OrthodoxChristianity.net
November 26, 2014, 02:54:00 AM *
Welcome, Guest. Please login or register.

Login with username, password and session length
News: Reminder: No political discussions in the public fora.  If you do not have access to the private Politics Forum, please send a PM to Fr. George.
 
   Home   Help Calendar Contact Treasury Tags Login Register  
Pages: 1   Go Down
  Print  
Author Topic: Grammar - Trisagion  (Read 1457 times)
0 Members and 1 Guest are viewing this topic.
Mor Ephrem
"Mor is right, you are wrong."
Section Moderator
Hoplitarches
*****
Online Online

Posts: 18,352


"Hail, full of grace, the Lord is with thee..."


WWW
« on: June 23, 2013, 10:15:35 PM »

While I was pretty good with Greek while in seminary, I've lost a lot of it over the years.  Since there are many here who haven't, I thought I'd throw this question out. 

Quote
Ἅγιος ὁ Θεός, Ἅγιος Ἰσχυρός, Ἅγιος Ἀθάνατος, ἐλέησον ἡμᾶς.

This is the EO version of the Trisagion; the OO version includes a Christological phrase before ἐλέησον ἡμᾶς to make clear that we address it to Christ and not to the Trinity, as the EO do. 

Grammatically, is this addressed to one person or to more than one?  The Copts just adopted the Greek for this, and yet they address it to one person.  My understanding of the grammar is that it's directed to one person and not to three.  I'm interested in the grammar; theology and polemics can be done elsewhere (and if they have already been done, just let me know, and I'll look for that).  Are the Copts "doing it wrong" grammatically, or does the Trinitarian interpretation of the EO come from somewhere other than grammar?     
Logged

The Mor has spoken. Let his word endure unto the ages of ages.
ialmisry
There's nothing John of Damascus can't answer
Warned
Hypatos
*****************
Offline Offline

Faith: جامعي Arab confesssing the Orthodox Faith of the One, Holy, Catholic and Apostolic Church
Jurisdiction: Antioch (for now), but my heart belongs to Alexandria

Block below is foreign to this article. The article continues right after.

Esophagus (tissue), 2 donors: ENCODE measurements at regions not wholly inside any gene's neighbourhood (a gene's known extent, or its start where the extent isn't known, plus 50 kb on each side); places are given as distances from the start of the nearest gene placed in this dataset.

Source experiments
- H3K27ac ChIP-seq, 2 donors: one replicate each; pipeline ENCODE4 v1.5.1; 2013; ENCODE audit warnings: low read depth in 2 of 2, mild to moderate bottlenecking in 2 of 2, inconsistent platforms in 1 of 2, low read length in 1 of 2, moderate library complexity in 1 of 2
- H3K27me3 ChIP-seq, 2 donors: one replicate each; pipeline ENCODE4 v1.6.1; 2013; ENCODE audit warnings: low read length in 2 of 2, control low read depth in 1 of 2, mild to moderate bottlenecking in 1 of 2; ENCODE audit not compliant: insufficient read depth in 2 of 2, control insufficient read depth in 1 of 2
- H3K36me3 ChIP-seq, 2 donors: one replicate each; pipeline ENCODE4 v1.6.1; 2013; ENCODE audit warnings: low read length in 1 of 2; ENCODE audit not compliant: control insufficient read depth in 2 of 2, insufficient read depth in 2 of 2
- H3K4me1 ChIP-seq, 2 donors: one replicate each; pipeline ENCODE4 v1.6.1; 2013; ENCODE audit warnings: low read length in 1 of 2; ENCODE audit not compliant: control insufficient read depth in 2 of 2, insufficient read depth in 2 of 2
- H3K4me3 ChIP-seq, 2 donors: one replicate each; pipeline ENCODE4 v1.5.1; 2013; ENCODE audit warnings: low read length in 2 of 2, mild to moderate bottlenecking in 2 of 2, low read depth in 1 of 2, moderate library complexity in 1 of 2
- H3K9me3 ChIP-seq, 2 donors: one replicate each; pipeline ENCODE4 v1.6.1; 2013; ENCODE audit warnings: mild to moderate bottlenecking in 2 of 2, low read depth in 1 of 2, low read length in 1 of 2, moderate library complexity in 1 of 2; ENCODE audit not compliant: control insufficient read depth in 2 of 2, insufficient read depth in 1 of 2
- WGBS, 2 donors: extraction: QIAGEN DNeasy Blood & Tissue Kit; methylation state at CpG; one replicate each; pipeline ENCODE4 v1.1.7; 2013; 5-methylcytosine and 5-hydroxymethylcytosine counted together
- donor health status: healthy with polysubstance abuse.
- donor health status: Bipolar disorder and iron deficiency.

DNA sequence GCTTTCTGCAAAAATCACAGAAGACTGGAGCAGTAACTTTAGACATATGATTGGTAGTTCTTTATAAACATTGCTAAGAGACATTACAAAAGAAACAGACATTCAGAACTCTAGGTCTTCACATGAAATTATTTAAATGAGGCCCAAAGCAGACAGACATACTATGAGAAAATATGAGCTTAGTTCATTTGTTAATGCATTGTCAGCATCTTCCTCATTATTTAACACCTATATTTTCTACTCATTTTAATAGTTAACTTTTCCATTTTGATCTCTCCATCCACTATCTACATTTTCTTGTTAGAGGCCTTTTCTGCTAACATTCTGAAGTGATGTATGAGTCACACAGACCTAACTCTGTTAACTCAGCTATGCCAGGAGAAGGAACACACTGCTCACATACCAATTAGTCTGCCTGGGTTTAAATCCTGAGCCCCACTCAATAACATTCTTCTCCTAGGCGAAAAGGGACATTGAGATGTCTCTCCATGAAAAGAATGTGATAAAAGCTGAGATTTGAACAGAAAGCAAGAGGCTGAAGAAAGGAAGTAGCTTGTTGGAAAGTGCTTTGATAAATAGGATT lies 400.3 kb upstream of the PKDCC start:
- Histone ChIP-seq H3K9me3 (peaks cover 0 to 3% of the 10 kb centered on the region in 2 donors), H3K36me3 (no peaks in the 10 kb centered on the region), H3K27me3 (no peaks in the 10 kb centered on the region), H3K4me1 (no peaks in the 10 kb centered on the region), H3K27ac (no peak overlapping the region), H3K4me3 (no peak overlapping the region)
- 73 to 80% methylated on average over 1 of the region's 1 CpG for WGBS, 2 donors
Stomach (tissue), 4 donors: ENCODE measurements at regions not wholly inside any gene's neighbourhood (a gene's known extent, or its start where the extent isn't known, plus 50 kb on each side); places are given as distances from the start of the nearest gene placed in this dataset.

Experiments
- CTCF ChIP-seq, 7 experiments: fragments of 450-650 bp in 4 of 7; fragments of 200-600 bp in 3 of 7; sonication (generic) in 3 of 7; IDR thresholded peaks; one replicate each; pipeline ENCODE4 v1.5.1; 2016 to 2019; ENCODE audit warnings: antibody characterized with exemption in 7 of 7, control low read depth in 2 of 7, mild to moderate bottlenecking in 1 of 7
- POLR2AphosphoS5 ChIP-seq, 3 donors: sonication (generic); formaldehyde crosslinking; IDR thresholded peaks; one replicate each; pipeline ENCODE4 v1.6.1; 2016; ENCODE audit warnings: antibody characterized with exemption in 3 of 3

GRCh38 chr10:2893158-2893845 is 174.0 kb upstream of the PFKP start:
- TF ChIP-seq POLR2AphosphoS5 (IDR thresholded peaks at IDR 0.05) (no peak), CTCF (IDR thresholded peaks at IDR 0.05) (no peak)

Posts: 37,963



« Reply #1 on: June 23, 2013, 10:27:04 PM »

While I was pretty good with Greek while in seminary, I've lost a lot of it over the years.  Since there are many here who haven't, I thought I'd throw this question out. 

Quote
Ἅγιος ὁ Θεός, Ἅγιος Ἰσχυρός, Ἅγιος Ἀθάνατος, ἐλέησον ἡμᾶς.

This is the EO version of the Trisagion; the OO version includes a Christological phrase before ἐλέησον ἡμᾶς to make clear that we address it to Christ and not to the Trinity, as the EO do. 

Grammatically, is this addressed to one person or to more than one?  The Copts just adopted the Greek for this, and yet they address it to one person.  My understanding of the grammar is that it's directed to one person and not to three.  I'm interested in the grammar; theology and polemics can be done elsewhere (and if they have already been done, just let me know, and I'll look for that).  Are the Copts "doing it wrong" grammatically, or does the Trinitarian interpretation of the EO come from somewhere other than grammar?     
Actually, the last verse the Copts sing is "di-Aghia 'trias! eleison imas" "O Holy Trinity"-the "di" is the only Coptic word in the whole hymn (though they have the same expansion/interpolation as the rest of the non-Chalcedonians).

Grammar isn't going to help, as the Trinity is always a singular subject.
Logged

Question a friend, perhaps he did not do it; but if he did anything so that he may do it no more.
A hasty quarrel kindles fire,
and urgent strife sheds blood.
If you blow on a spark, it will glow;
if you spit on it, it will be put out;
                           and both come out of your mouth
Mor Ephrem
"Mor is right, you are wrong."
Section Moderator
Hoplitarches
*****
Online Online

Posts: 18,352


"Hail, full of grace, the Lord is with thee..."


WWW
« Reply #2 on: June 23, 2013, 10:54:48 PM »

Actually, the last verse the Copts sing is "di-Aghia 'trias! eleison imas" "O Holy Trinity"-the "di" is the only Coptic word in the whole hymn (though they have the same expansion/interpolation as the rest of the non-Chalcedonians).

Yeah, I knew about that.  The first time I heard it and made connections, I smiled.  Smiley

Quote
Grammar isn't going to help, as the Trinity is always a singular subject.

I guess what I had in mind was some of the Byzantine texts for today's feast, where the Trinity is expounded upon by splitting up the invocations: Holy God for the Father, Holy Mighty for the Son, and Holy Immortal for the Spirit.  I wondered whether you could assign the invocations to individual persons and still be grammatically correct (i.e., the hymn actually addresses a plurality of persons) or if it was more "poetic" expression of Trinitarian faith. 
Logged

The Mor has spoken. Let his word endure unto the ages of ages.
Tags: trisagion 
Pages: 1   Go Up
  Print  
 
Jump to:  

Powered by MySQL Powered by PHP Powered by SMF 1.1.18 | SMF © 2013, Simple Machines Valid XHTML 1.0! Valid CSS!
Page created in 0.04 seconds with 28 queries.